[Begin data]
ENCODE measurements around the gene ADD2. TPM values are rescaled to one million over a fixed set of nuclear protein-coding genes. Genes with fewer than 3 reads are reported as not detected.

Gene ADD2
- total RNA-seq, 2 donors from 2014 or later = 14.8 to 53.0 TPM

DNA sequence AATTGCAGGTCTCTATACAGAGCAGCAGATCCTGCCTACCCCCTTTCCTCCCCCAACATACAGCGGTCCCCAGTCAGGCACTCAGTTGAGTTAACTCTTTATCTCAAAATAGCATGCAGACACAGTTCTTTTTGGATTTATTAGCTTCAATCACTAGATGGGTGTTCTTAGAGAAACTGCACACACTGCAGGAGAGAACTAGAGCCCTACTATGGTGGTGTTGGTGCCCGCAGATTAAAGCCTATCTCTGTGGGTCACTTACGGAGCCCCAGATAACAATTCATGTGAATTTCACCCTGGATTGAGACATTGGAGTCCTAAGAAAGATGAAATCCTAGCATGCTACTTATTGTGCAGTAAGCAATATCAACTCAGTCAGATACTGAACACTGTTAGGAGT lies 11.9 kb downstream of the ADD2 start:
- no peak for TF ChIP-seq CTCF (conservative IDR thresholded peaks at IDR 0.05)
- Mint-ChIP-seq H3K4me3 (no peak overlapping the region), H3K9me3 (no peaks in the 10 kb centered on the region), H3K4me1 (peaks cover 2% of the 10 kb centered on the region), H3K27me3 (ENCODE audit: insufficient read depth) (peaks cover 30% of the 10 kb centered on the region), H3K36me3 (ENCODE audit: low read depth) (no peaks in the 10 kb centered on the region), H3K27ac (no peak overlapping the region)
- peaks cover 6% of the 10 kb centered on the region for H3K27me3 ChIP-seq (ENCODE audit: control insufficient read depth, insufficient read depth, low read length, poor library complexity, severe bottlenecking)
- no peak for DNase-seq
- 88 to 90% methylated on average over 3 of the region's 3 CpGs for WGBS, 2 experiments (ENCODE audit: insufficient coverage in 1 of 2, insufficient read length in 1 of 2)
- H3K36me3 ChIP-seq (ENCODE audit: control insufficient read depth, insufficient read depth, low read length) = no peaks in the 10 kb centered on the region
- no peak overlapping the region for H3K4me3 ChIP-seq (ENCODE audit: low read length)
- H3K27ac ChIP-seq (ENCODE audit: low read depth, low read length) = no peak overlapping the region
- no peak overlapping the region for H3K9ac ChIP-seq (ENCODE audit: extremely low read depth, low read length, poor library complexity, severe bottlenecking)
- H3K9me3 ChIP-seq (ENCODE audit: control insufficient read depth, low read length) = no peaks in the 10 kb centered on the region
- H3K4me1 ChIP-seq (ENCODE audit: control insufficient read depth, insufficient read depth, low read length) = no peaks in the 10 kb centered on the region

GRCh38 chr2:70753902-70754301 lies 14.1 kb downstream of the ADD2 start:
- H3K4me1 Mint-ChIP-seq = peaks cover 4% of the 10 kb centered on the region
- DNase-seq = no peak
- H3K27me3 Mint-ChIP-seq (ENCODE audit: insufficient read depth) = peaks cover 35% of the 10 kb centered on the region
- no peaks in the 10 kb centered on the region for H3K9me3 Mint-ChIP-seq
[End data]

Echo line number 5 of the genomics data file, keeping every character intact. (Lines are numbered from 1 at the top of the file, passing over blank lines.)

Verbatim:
- no peak for TF ChIP-seq CTCF (conservative IDR thresholded peaks at IDR 0.05)